There is also a partnership with Microsoft, to provide a mobile app called Hohm Energy Management, designed to monitor and optimize battery charge and driver performance.

The two companies also jointly developed an application called “Value Charging” which helps owners select the optimal time to charge their vehicles, taking advantage of the fact that many utilities reduce their rates overnight when demand is low. With this application, Tinskey claims that a driver in San Francisco could charge his car overnight and receive enough energy to travel 100 miles for roughly one dollar.

We should all hope that EV sales pick up, as that will benefit everyone when they do. With gas prices heading north, no sign of relief in sight, and manufacturers taking innovative steps like these, there is good reason for optimism. Ironically, if enough people purchase electric vehicles, that will probably cause gasoline prices to come down.

[Image credit:s.yume:Flickr Creative Commons]

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RP Siegel, PE, is the President of Rain Mountain LLC. He is also the co-author of the eco-thriller Vapor Trails, the first in a series covering the human side of various sustainability issues including energy, food, and water. Now available on Kindle.

Follow RP Siegel on Twitter.


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  • http://twitter.com/BobbleHeadGuru Farris Khan

    Breakeven analysis may make sense for the Focus v. the Focus EV. However, it does not with the Volt v. the Cruze. It is a different car. It is like comparing a Macbook Air to a netbook. Why not compare the Volt to a BMW 3 Series which is one of the most traded in models when people get Volts?

    Also, the math is not hard. Without “Overcomplexifying Things”, consider the following:

    $39,125 (MSRP on website) – $7500 (tax credit) = $31,645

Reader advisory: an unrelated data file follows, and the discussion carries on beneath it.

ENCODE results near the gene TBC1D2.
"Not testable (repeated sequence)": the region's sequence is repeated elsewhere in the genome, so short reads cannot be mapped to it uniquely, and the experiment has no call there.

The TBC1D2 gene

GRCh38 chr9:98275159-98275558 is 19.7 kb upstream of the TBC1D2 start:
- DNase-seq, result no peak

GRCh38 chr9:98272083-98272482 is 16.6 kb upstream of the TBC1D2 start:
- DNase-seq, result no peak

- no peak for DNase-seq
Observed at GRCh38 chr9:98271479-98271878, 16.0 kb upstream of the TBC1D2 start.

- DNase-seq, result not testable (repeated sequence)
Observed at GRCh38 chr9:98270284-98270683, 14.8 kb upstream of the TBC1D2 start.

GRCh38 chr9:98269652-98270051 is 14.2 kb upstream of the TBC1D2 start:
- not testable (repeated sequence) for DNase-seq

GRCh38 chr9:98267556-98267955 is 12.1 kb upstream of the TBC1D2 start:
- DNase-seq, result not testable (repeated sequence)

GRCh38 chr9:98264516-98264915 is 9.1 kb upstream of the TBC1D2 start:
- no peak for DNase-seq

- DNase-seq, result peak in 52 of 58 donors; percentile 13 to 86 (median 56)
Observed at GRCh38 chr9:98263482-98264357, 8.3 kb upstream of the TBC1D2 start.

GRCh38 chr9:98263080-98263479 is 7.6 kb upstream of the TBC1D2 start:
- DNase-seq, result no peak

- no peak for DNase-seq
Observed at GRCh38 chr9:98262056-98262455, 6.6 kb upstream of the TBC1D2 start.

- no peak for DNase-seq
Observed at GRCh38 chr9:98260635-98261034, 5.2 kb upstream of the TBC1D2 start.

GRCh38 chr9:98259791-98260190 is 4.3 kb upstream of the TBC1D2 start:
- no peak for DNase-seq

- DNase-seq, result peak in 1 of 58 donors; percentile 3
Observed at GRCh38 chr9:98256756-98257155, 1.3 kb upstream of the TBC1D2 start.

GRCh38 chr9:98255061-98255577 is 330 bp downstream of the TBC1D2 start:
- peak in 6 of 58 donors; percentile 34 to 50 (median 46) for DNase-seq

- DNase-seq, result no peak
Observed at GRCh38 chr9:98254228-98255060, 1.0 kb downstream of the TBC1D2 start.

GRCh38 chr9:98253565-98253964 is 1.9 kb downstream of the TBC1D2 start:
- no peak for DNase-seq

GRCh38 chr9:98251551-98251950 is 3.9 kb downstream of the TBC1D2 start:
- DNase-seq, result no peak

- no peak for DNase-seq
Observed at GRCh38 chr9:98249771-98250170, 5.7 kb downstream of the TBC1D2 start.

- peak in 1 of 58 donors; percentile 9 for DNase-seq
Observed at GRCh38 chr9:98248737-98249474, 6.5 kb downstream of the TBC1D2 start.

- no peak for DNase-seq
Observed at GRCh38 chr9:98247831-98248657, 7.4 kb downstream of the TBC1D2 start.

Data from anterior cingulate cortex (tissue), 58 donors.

$31,645 – $7600 energy saved (v. an average car as detailed on the window sticker) = $24,045 effective price when you factor in fuel savings.

    At $24,045, the Volt is about $6000 less than the average car.

    With 273ft-lbs of quiet, instant torque in sport mode, it has not been hard for me to convince others who have been in my Volt that it is well “above average”…. but for 25% LESS than average costs.

    Now that the launch storm has passed (since it launched nationally on 11/1/2011), I am confident that others will just do the math for their case.

  • Guest

    After driving a volt, I am going to trade in my mercedes C class.  It definitely drives significantly better than my mother’s 1 year old Focus.  Echoing the above commenter, the comparison between a volt and a cruze or focus is just not accurate. 

    As more people experience these cars, sales will grow.  We can’t expect a brand new $40k car with dramatically new/different technology to just blossom in the market from day 1 (and it seems like chevy made that mistake and that ford has learned from watching).

  • TedKidd

    Wow, $1 to drive 100 miles!  Awesome!  (my GEM costs 2-4c per mile, and it only goes 25mph!)

    ***“Value Charging” which helps owners select the optimal time to charge their vehicles, taking advantage of the fact that many utilities reduce their rates overnight when demand is low. With this application, Tinskey claims that a driver in San Francisco could charge his car overnight and receive enough energy to travel 100 miles for roughly one dollar.***

    I’d expect that number to only get better.  

    When will we ever see that in a gas vehicle?  When gas is 50c a gallon?  Guess it’s goodbye IC vehicles.